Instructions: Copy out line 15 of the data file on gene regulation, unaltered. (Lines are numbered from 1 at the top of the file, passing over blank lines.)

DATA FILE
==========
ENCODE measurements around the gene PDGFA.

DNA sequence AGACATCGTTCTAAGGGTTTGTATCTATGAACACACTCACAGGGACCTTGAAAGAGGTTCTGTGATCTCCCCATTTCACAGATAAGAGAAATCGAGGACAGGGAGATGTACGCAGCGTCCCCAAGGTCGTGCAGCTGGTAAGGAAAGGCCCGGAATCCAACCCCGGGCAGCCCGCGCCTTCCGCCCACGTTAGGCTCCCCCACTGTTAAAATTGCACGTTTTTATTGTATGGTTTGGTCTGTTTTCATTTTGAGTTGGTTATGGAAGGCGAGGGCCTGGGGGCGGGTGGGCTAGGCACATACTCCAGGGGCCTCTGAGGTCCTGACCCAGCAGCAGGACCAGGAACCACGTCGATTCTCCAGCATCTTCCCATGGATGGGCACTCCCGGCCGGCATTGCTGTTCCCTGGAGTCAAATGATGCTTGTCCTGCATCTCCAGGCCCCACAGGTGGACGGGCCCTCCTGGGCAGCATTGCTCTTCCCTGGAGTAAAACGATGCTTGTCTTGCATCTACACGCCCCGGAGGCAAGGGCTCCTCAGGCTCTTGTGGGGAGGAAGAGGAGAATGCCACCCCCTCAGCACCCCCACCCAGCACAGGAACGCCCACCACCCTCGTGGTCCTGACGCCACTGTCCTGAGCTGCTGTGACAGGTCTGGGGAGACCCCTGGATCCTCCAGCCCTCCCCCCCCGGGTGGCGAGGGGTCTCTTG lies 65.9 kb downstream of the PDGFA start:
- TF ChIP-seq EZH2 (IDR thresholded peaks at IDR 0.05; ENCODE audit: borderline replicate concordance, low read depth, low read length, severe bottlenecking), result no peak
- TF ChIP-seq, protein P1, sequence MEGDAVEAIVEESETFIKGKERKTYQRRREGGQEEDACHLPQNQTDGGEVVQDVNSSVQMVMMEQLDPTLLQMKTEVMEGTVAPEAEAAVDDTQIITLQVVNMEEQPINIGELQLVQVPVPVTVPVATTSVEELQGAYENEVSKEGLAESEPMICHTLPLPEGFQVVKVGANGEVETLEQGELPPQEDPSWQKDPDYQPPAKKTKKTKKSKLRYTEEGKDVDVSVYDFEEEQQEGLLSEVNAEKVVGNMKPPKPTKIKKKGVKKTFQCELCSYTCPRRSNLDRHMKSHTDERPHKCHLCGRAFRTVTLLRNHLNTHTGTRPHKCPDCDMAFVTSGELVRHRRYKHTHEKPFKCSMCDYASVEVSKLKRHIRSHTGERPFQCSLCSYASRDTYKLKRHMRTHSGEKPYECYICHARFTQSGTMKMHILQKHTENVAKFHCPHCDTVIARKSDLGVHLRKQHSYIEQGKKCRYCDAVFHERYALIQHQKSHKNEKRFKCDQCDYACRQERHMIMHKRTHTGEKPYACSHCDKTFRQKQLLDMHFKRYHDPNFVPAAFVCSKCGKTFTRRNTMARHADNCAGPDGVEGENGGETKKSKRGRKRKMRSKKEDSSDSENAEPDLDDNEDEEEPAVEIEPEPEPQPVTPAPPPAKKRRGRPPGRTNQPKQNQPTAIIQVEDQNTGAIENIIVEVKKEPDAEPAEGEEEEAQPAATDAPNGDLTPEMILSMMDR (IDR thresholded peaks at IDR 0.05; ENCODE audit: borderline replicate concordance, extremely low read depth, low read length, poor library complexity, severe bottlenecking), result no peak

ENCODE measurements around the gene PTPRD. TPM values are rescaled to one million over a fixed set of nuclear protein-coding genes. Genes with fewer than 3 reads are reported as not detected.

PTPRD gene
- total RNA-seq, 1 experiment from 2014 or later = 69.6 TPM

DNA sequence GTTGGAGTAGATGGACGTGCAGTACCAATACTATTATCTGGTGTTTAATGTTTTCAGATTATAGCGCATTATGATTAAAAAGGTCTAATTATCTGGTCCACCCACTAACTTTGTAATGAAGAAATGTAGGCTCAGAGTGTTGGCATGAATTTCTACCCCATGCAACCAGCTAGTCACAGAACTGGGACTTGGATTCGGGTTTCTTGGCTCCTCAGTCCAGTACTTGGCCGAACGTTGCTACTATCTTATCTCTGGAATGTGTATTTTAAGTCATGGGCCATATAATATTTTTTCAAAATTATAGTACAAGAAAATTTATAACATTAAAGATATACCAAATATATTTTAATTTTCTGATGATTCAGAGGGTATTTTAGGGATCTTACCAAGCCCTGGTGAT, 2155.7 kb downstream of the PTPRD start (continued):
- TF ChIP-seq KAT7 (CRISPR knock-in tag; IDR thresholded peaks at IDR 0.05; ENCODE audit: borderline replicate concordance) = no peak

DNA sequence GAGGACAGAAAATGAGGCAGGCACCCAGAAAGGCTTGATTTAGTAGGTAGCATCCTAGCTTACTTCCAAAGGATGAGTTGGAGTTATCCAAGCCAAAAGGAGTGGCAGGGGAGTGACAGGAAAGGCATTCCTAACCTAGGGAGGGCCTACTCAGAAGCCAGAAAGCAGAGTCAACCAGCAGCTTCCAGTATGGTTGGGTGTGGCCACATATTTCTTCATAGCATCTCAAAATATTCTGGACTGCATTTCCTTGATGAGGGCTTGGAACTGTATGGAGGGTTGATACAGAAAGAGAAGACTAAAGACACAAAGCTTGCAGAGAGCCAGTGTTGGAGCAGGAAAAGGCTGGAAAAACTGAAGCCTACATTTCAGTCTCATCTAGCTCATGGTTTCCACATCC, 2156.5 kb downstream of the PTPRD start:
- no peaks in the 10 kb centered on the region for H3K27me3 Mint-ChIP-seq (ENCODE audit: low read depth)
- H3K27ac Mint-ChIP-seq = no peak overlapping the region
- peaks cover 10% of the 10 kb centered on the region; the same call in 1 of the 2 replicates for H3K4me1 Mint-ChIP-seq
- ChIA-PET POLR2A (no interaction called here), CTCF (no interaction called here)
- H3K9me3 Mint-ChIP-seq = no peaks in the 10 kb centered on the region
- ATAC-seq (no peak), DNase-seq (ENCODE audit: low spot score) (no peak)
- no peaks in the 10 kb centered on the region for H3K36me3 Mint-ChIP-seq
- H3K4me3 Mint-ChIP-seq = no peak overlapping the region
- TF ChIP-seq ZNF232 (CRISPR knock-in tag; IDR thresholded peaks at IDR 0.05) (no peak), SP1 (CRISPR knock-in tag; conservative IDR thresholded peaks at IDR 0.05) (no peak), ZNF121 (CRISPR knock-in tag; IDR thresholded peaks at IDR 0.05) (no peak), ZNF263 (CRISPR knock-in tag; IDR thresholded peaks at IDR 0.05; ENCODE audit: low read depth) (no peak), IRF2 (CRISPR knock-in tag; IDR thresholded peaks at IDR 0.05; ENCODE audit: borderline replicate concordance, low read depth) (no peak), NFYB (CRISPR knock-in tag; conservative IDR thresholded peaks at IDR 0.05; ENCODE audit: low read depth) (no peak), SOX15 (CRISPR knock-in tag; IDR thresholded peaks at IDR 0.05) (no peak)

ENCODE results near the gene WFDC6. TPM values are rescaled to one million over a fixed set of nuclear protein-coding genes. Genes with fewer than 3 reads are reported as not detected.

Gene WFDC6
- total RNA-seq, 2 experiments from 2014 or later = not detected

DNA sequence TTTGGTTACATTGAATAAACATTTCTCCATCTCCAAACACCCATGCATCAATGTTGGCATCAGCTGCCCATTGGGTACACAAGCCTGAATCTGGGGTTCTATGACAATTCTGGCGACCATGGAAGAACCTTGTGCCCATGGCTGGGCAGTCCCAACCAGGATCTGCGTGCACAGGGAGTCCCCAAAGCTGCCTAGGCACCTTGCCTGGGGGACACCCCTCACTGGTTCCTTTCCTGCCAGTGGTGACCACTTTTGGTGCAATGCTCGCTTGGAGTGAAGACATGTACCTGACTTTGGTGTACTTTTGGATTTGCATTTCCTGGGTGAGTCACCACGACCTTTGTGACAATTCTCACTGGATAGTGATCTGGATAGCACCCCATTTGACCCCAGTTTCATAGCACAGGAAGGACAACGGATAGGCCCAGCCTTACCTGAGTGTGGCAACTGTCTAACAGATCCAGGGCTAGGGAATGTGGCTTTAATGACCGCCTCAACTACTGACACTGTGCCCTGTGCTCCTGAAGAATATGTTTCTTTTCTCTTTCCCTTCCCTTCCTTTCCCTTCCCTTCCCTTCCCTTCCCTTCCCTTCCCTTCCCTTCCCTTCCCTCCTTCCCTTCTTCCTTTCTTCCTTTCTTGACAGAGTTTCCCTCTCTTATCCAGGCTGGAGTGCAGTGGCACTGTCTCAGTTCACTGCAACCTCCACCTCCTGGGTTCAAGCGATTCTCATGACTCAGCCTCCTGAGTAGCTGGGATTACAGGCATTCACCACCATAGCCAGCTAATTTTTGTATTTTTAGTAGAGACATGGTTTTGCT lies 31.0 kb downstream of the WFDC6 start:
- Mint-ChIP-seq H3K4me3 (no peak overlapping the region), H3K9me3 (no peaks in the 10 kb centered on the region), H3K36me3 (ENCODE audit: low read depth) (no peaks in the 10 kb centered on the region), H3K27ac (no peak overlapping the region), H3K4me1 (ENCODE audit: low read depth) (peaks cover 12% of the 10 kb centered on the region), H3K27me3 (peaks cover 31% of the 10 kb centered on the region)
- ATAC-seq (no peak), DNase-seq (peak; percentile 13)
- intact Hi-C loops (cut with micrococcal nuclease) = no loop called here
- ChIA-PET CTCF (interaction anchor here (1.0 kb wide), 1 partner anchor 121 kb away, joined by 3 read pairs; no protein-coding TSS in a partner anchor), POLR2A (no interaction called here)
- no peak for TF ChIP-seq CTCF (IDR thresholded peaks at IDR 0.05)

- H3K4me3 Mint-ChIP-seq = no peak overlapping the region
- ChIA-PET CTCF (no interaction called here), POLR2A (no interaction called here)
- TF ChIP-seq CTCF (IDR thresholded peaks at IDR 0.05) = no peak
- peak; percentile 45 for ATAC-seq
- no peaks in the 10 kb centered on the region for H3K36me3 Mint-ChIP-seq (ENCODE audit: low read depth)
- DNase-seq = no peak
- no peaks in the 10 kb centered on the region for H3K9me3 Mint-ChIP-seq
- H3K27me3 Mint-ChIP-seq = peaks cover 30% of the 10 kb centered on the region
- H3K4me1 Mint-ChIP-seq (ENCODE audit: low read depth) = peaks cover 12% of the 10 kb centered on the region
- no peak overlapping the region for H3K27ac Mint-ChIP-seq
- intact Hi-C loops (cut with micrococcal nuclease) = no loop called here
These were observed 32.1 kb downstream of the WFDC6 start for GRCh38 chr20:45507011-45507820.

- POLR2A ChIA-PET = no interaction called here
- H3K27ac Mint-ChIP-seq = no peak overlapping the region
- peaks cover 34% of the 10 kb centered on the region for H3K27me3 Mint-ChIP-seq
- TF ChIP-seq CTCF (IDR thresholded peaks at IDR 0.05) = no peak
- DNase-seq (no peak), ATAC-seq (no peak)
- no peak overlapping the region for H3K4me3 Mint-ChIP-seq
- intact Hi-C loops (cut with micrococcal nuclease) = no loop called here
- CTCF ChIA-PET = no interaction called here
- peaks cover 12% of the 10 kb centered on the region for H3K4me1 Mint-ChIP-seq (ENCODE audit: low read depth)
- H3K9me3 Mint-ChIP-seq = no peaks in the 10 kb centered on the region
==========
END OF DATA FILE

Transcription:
- H3K9me3 Mint-ChIP-seq = no peaks in the 10 kb centered on the region